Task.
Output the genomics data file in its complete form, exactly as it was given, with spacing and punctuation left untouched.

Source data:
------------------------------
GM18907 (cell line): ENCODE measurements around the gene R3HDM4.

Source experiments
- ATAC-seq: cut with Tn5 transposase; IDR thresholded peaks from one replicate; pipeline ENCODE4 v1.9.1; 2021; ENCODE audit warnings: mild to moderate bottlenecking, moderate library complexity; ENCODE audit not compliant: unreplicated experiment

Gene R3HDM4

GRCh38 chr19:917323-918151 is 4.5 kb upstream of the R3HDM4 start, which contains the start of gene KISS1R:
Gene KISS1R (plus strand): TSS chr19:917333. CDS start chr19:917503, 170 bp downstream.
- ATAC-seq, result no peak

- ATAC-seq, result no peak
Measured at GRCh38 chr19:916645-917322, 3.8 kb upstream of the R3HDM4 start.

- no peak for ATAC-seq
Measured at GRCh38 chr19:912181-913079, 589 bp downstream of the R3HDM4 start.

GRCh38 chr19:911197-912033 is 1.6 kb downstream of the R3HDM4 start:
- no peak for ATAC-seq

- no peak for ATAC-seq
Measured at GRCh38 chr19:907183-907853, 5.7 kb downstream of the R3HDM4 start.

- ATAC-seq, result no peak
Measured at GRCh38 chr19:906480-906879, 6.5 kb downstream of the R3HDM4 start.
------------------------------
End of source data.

GM18907 (cell line): ENCODE measurements around the gene R3HDM4.

Source experiments
- ATAC-seq: cut with Tn5 transposase; IDR thresholded peaks from one replicate; pipeline ENCODE4 v1.9.1; 2021; ENCODE audit warnings: mild to moderate bottlenecking, moderate library complexity; ENCODE audit not compliant: unreplicated experiment

Gene R3HDM4

GRCh38 chr19:917323-918151 is 4.5 kb upstream of the R3HDM4 start, which contains the start of gene KISS1R:
Gene KISS1R (plus strand): TSS chr19:917333. CDS start chr19:917503, 170 bp downstream.
- ATAC-seq, result no peak

- ATAC-seq, result no peak
Measured at GRCh38 chr19:916645-917322, 3.8 kb upstream of the R3HDM4 start.

- no peak for ATAC-seq
Measured at GRCh38 chr19:912181-913079, 589 bp downstream of the R3HDM4 start.

GRCh38 chr19:911197-912033 is 1.6 kb downstream of the R3HDM4 start:
- no peak for ATAC-seq

- no peak for ATAC-seq
Measured at GRCh38 chr19:907183-907853, 5.7 kb downstream of the R3HDM4 start.

- ATAC-seq, result no peak
Measured at GRCh38 chr19:906480-906879, 6.5 kb downstream of the R3HDM4 start.